Last month, I talked about how to get started with mBed and ARM processors using a very inexpensive development board. I wanted to revisit mBed, though, and show something with a little more substance. In particular, I often have a need for a simple and portable waveform generator. It doesn’t have to be too fancy or meet the same specs as some of the lab gear I have, but it should be easy to carry, power off USB, and work by itself when required.
My requirements mean I needed a slightly more capable board. In particular, I picked up a K64F board. This is very similar to the KL25Z board but has a bit more of everything–speed, memory, etc. What I really wanted, though, was the SD card slot. I did, however, do my early testing on a KL25Z, so if you have one, you can still work through the code, although standalone operation won’t be possible. The price jumps from $13 to $35, but you get a lot more capability for the price.
Continue reading “How To Build A Pocket-Sized MBed Signal Generator”
Ever since flat panel LCD monitors came on the scene, most old CRTs have found their ways into the garbage or into the backs of closets. For this project, it might be a good idea to pull out the old monitor or TV out and dust it off! [James] has found a way to hack the VGA input to these devices to get them to display vivid visualizations based on an audio input.
The legacy hardware-based project is called RGB.VGA.VOLT and works by taking an audio signal as an input, crossing some wires, and sending the signal through a synthesizer. The circuit then creates a high-frequency waveform that works especially well for being displayed on VGA. The video can also be channeled back through an audio waveform generator to create a unique sound to go along with the brilliant colors.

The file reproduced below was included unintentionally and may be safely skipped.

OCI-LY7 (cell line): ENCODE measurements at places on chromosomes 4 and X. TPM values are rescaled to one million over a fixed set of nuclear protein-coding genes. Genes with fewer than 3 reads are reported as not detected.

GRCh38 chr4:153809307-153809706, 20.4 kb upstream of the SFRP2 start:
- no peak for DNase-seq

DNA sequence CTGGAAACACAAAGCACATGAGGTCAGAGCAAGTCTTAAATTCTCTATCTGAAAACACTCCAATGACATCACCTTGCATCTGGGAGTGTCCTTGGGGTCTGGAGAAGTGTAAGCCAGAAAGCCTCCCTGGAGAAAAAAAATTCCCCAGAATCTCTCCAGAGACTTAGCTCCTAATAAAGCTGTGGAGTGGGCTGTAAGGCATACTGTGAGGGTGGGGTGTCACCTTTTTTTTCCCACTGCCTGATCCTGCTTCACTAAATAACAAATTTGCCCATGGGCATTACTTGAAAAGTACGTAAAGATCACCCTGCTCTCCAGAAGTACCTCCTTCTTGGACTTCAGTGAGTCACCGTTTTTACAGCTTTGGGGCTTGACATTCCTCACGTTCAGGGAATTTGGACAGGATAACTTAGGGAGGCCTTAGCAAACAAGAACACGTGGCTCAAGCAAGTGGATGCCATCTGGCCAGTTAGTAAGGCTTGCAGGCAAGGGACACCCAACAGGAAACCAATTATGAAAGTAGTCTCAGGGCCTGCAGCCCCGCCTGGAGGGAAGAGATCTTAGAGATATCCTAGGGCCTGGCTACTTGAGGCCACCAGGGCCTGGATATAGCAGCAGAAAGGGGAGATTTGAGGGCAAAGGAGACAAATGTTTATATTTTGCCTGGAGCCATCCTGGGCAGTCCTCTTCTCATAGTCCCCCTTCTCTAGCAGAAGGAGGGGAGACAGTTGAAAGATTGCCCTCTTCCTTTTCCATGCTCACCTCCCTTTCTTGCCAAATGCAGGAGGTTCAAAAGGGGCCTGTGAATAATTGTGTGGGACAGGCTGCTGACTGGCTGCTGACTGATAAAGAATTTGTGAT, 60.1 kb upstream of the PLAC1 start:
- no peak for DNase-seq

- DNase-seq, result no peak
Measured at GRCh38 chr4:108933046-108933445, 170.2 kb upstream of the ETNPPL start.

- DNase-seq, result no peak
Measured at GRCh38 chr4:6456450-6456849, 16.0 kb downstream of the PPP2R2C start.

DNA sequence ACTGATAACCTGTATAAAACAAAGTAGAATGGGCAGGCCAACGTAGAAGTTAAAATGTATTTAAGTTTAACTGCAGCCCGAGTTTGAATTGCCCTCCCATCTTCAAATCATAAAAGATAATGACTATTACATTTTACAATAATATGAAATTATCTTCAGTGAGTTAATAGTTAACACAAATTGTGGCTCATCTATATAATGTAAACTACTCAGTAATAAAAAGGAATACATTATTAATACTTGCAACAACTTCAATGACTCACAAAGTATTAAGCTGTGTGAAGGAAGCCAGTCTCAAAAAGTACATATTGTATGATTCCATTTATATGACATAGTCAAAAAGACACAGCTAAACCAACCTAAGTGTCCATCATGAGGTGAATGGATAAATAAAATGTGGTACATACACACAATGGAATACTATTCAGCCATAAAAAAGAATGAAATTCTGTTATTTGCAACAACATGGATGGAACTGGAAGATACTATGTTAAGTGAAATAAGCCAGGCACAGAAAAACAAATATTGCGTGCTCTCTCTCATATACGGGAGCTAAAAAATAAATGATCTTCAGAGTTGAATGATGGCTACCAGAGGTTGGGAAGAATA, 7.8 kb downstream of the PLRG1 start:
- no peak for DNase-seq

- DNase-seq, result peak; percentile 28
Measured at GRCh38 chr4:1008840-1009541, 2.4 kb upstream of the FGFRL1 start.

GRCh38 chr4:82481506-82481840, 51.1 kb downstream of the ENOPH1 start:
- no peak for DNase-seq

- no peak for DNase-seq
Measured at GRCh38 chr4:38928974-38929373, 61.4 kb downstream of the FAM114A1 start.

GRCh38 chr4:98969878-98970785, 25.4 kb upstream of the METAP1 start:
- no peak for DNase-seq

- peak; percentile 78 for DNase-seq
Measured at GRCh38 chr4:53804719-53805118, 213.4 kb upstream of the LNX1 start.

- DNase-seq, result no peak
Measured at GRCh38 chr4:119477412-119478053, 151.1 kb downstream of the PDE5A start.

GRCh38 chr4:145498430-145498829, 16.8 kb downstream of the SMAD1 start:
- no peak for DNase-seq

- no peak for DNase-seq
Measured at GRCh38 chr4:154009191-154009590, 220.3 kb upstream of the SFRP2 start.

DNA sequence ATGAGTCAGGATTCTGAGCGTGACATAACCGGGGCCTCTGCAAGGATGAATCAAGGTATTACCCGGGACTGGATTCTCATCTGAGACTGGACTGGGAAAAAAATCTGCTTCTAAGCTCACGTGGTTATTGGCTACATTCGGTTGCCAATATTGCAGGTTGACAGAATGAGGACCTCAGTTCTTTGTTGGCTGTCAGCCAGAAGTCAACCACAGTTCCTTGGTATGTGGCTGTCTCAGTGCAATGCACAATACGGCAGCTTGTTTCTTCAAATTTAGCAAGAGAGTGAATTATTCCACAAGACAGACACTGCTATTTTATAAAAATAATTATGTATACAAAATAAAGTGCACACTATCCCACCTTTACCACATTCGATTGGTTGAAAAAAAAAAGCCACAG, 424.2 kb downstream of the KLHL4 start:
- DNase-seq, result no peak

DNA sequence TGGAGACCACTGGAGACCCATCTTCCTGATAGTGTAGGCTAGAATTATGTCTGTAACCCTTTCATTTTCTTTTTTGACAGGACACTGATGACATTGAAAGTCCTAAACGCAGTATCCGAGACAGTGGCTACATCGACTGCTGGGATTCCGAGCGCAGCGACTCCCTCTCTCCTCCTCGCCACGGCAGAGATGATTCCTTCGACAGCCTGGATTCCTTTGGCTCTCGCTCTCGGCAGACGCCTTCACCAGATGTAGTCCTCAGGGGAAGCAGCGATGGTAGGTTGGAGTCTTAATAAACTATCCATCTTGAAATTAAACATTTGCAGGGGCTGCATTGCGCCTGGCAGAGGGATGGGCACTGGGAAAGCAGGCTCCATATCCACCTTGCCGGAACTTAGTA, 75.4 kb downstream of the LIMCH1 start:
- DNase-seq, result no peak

[James]’s goals with this project are to generate an aesthetic feeling with his form of art and to encourage others to build upon his work. To that end, he has released the project under an open license, and the project is thoroughly documented on his project site.
There have been plenty of hacks in the past that have implemented other protocols with VGA or implemented VGA on microcontrollers, but none that have hacked the interface entirely to create something that looks like the Star Gate sequence from 2001: A Space Odyssey. We think it’s a great piece of modern art and a novel use of VGA!
Thanks for the tip, [Kyle]!
For want of new test equipment, or simply a project, [Enzo] decided he would take a shot at creating his own waveform generator*. Not only is it a great project, it’s also a decent piece of test equipment, with proper signal conditioning, a nice front panel, and a built-in wall transformer.
The guts of [Enzo]’s waveform generator is an AD9833 programmable waveform generator, a neat little chip that can output square and triangle waves fro 0.1 Hz to 3.2 MHz and sine waves from 0.1 Hz to 1.6 MHz. [Enzo] is controlling this chip with a PIC16 microcontroller, with a whole bunch of analog circuitry between the digital domain and the BNC connector on the front panel.
The waveform generator is controlled by a suite of dials and switches on the front panel, giving [Enzo] complete control over his new tool.
* Here’s a Google translation, but good luck with that. Just… get Chrome or something.